United States NSA role in censoring British daily Guardian


This video from Britain is called Revealed: the day the Guardian destroyed Snowden hard drives under watchful eye of GCHQ.

From daily The Guardian in Britain:

NSA chief knew of Snowden file destruction by Guardian in UK

Revelation contrasts markedly with White House efforts to distance itself from UK government pressure to destroy disks

James Ball

Friday 11 July 2014 11.10 BST

General Keith Alexander, the then director of the NSA, was briefed that the Guardian was prepared to make a largely symbolic act of destroying documents from Edward Snowden last July, new documents reveal.

The revelation that Alexander and Obama’s director of national intelligence, James Clapper, were advised on the Guardian‘s destruction of several hard disks and laptops contrasts markedly with public White House statements that distanced the US from the decision.

White House and NSA emails obtained by Associated Press under freedom of information legislation demonstrate how pleased Alexander and his colleagues were with the developments. At times the correspondence takes a celebratory tone, with one official describing the anticipated destruction as “good news”.

On 20 July 2013, three Guardian editors destroyed all copies of the its Snowden material held in London (video), under the supervision of two GCHQ staff following a period of intense political pressure in the UK.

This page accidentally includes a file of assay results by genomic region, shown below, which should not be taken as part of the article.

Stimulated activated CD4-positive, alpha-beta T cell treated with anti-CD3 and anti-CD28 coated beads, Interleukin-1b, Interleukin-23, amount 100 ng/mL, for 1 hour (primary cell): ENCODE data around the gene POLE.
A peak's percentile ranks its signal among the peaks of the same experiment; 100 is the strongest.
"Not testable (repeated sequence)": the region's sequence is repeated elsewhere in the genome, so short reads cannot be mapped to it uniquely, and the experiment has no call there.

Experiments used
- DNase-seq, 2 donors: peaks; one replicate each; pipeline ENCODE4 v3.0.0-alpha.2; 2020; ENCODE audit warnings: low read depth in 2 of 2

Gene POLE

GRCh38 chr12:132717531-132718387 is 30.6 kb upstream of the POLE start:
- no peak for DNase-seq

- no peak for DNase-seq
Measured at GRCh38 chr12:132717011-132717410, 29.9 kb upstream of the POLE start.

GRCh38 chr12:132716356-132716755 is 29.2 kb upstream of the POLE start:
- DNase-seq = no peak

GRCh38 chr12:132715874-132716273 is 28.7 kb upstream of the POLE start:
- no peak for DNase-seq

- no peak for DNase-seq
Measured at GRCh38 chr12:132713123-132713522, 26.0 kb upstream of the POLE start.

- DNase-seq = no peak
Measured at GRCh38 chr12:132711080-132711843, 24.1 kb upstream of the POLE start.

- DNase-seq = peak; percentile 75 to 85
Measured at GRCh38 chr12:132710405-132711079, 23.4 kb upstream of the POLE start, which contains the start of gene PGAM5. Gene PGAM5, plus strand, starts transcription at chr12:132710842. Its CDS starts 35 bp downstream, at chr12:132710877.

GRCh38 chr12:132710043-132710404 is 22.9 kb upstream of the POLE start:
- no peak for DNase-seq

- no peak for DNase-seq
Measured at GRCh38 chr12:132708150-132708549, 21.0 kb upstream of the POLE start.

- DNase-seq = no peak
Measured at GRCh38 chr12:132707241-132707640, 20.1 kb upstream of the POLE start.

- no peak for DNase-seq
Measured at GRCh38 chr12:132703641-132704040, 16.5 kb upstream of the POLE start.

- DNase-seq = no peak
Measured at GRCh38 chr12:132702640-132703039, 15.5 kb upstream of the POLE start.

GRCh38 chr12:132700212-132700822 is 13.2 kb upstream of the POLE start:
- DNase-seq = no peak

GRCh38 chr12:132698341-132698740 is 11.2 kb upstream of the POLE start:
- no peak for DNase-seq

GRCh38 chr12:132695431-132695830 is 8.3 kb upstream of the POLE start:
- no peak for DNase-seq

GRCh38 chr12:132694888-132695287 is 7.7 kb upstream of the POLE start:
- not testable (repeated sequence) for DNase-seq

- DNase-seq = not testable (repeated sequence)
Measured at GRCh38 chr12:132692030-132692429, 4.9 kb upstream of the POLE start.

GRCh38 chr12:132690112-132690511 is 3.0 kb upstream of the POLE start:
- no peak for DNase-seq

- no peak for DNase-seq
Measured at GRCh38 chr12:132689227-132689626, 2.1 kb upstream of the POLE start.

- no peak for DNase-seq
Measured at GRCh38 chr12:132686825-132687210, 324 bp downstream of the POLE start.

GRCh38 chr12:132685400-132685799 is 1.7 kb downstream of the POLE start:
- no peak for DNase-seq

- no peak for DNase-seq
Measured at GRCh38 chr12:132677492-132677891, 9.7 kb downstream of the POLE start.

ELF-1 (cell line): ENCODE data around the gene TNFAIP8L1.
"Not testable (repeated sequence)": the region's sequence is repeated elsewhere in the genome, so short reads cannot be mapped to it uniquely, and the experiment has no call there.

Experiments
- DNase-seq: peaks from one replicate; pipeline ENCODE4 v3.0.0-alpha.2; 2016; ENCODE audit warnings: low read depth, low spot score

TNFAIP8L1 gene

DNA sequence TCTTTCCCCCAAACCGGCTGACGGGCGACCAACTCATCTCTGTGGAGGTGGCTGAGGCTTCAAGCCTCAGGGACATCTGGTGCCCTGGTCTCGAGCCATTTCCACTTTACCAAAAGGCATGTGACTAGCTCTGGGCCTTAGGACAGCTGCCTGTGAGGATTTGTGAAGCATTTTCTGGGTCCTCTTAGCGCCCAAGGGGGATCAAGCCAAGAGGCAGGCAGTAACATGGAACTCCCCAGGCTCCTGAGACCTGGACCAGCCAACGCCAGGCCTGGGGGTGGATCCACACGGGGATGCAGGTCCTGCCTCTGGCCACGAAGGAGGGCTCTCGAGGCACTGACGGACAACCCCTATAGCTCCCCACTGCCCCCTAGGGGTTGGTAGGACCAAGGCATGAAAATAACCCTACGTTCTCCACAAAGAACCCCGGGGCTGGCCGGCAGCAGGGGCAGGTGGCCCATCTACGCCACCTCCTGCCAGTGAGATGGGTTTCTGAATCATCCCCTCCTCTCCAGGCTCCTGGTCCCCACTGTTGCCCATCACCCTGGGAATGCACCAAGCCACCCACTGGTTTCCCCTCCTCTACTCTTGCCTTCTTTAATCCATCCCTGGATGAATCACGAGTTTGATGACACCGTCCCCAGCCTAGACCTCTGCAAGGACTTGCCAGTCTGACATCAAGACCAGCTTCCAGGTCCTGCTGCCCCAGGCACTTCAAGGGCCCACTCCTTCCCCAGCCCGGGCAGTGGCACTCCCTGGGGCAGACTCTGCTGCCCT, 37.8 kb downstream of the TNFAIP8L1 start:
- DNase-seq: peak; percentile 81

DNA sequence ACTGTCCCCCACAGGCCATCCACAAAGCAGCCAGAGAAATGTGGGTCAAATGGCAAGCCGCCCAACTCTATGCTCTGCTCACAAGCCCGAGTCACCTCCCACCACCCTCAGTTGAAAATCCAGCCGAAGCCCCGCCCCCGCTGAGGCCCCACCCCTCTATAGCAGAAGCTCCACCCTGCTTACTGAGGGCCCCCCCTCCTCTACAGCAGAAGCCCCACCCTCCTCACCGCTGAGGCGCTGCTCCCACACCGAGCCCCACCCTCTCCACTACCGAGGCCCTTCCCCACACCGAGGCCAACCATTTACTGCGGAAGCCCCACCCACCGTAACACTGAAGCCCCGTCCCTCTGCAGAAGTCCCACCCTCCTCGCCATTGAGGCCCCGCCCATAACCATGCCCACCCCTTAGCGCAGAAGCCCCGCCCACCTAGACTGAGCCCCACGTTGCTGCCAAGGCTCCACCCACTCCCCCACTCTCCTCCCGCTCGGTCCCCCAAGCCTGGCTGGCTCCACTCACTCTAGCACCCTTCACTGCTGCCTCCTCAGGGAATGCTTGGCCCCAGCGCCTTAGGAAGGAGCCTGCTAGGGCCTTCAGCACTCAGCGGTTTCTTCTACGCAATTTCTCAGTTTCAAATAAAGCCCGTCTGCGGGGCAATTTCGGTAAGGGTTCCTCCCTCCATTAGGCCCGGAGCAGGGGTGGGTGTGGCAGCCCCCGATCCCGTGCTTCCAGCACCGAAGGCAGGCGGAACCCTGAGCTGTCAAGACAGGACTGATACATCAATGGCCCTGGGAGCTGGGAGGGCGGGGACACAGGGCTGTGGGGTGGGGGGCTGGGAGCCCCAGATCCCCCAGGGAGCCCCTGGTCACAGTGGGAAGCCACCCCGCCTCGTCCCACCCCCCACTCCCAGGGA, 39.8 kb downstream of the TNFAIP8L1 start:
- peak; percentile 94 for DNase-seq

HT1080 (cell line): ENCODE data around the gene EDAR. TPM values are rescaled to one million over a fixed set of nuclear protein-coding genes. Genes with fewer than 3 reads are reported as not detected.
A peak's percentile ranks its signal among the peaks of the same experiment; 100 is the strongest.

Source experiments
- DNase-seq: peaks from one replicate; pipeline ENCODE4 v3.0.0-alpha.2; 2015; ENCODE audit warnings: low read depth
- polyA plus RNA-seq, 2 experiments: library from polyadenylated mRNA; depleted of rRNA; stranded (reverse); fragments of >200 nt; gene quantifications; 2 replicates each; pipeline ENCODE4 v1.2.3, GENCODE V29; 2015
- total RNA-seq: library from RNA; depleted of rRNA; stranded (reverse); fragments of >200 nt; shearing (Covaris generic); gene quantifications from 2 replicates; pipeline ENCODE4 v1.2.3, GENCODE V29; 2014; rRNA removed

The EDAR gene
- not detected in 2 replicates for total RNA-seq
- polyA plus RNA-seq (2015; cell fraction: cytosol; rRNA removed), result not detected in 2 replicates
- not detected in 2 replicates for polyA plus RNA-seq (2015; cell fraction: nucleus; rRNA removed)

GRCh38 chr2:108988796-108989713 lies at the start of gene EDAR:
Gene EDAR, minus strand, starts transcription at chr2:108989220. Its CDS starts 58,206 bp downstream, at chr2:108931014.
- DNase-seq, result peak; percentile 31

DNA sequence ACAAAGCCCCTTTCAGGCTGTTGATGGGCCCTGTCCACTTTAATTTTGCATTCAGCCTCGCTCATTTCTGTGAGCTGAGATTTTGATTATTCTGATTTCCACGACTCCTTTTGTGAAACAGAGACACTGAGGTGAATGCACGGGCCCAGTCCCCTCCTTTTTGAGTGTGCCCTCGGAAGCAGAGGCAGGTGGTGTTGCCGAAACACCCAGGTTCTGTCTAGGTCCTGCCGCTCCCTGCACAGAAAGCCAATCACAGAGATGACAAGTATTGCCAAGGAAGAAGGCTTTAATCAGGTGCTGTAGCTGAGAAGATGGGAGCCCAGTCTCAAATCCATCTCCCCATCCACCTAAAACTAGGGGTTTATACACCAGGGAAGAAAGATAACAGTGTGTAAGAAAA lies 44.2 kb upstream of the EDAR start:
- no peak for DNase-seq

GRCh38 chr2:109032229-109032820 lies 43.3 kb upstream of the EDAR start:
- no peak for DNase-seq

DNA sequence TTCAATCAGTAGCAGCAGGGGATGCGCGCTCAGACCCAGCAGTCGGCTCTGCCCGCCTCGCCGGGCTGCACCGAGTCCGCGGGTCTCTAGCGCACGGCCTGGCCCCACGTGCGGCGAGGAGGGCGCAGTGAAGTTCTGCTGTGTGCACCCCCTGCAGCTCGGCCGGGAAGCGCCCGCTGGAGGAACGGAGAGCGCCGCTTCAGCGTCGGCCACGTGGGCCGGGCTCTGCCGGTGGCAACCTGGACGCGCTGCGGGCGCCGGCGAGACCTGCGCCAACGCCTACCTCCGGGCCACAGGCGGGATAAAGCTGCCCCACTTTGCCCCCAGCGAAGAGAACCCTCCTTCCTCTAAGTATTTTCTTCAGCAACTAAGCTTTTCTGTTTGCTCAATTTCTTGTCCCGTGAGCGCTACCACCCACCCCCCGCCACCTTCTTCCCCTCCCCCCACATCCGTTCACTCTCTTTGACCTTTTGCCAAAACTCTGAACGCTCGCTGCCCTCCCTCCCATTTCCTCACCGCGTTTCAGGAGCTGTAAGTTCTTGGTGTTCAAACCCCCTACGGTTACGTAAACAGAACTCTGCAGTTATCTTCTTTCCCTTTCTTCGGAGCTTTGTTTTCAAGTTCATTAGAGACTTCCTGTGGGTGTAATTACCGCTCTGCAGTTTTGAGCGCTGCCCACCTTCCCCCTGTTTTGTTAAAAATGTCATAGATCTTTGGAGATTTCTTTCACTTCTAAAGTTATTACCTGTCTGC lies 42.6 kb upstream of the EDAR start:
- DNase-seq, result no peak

The decision to destroy the UK copies of the material was taken in a climate of advancing legal threats from Cabinet Office and intelligence officials. The Guardian and its publishing partners, which included the New York Times and the not-for-profit news organisation ProPublica, held other copies of the material in the US, and continued reporting revelations from the documents.

When the Guardian revealed it had destroyed several computers a month later in August, the White House spokesman Josh Earnest initially remarked it was hard to “evaluate the propriety of what they did based on incomplete knowledge of what happened” but said it would be hard to imagine the same events occurring in the US.

“That’s very difficult to imagine a scenario in which that would be appropriate,” he concluded.

However, heavily redacted email correspondence obtained by AP reporter Jack Gillum shows senior NSA officials celebrating the destruction of the material, even before it had occurred.

An email to Alexander from Rick Ledgett, now deputy director of the NSA, has the subject line “Guardian data being destroyed”, and is dated 19 July, a day before the destruction of the files. Most is heavily redacted, but Ledgett remarks: “Good news, at least on this front.”

A day later, hours after the material was destroyed, Alexander follows up with Ledgett, asking: “Can you confirm this actually occurred?”